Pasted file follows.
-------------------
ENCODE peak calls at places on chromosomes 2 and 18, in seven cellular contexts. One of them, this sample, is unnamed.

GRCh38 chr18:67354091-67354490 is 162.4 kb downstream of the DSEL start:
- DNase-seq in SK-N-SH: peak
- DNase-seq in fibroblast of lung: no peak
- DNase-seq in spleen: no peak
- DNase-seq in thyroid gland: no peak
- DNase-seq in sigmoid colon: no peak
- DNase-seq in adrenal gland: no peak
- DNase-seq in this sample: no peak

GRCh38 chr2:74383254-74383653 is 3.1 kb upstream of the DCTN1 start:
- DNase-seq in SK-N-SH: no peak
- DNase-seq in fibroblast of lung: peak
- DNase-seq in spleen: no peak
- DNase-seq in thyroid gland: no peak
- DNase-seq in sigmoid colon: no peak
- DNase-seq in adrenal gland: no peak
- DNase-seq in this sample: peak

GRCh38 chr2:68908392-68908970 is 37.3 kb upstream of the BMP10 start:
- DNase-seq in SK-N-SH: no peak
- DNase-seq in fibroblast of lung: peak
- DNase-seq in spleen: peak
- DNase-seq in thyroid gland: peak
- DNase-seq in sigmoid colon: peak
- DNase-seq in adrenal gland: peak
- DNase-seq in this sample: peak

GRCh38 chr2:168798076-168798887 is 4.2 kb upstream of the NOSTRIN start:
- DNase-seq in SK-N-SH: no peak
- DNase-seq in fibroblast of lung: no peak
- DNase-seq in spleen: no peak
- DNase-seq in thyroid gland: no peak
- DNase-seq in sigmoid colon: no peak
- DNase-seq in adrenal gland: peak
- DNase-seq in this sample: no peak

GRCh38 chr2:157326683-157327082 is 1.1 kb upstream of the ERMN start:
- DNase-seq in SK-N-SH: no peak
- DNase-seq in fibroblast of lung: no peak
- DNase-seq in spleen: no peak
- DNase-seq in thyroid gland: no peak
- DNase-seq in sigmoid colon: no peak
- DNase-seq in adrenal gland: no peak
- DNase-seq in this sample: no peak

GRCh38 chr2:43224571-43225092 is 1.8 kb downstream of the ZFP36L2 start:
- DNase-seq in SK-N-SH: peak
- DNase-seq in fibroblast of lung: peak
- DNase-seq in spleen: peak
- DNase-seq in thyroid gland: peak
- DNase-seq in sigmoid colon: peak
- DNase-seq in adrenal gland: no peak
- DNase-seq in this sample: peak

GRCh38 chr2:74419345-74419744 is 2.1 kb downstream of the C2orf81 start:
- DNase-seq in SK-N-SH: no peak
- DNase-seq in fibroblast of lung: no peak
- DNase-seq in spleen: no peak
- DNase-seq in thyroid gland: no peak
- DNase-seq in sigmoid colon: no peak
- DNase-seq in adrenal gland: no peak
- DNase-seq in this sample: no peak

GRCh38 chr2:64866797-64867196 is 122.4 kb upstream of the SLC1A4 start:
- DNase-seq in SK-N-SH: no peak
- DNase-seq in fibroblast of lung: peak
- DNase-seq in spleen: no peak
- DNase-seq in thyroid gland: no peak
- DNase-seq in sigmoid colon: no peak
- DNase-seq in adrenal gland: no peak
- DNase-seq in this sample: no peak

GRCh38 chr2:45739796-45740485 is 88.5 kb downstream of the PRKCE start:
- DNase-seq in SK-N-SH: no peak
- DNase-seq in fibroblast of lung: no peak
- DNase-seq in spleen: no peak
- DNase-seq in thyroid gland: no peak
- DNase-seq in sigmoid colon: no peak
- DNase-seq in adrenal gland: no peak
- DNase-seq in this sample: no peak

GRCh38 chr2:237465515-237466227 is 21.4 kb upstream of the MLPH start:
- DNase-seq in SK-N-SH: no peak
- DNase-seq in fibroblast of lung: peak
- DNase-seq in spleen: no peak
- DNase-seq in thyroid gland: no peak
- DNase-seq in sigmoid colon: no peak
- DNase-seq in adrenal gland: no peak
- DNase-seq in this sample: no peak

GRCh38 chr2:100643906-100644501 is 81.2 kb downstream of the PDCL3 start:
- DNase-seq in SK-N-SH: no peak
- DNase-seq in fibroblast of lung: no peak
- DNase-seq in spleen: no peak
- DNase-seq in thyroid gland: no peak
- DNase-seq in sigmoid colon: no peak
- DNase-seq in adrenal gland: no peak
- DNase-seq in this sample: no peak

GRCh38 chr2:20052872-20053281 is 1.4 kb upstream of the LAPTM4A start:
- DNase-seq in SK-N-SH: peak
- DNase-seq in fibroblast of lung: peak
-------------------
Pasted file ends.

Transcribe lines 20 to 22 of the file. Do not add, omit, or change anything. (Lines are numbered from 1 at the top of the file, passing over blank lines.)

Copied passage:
- DNase-seq in fibroblast of lung: peak
- DNase-seq in spleen: peak
- DNase-seq in thyroid gland: peak